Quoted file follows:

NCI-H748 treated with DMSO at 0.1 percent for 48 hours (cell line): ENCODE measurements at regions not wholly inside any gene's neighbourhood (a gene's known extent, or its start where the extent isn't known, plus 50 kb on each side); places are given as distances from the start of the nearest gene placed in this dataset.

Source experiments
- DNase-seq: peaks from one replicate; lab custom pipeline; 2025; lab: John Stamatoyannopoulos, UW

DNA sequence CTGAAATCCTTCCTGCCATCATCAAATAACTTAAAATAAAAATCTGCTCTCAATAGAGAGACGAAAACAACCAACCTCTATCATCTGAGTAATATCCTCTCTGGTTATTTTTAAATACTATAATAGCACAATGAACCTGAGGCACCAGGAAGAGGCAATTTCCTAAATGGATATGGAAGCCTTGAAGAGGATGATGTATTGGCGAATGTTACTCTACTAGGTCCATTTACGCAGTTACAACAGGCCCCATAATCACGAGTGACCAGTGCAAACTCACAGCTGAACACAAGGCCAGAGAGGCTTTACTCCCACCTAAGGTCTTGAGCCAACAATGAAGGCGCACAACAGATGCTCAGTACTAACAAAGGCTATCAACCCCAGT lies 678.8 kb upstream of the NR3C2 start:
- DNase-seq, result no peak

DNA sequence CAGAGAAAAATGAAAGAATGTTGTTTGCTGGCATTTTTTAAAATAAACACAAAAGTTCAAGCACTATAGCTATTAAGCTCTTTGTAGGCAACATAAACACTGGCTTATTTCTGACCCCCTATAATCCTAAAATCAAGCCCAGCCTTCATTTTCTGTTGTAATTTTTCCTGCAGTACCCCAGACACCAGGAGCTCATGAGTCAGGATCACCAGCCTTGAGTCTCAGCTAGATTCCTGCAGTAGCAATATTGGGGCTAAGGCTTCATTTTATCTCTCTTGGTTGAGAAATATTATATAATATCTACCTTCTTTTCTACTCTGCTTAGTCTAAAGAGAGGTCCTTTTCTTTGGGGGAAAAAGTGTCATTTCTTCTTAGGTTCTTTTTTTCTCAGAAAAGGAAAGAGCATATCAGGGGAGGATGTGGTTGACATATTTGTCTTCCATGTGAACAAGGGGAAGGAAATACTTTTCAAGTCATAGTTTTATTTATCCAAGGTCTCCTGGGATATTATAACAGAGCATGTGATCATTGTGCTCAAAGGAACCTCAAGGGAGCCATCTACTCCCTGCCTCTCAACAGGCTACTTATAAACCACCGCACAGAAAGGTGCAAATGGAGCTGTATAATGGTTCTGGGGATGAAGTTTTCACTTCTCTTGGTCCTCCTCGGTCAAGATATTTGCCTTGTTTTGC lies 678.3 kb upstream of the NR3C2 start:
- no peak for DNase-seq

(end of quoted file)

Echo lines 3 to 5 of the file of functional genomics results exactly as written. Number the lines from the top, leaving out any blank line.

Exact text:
- DNase-seq: peaks from one replicate; lab custom pipeline; 2025; lab: John Stamatoyannopoulos, UW

DNA sequence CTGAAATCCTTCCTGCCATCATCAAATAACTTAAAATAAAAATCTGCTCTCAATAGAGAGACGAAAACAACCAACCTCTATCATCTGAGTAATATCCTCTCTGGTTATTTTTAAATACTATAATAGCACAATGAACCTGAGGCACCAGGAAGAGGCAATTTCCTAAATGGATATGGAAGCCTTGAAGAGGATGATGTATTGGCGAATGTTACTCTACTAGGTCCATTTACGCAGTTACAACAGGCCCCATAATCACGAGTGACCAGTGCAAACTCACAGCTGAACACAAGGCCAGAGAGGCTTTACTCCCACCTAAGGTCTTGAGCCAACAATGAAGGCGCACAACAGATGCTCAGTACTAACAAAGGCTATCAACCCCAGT lies 678.8 kb upstream of the NR3C2 start:
- DNase-seq, result no peak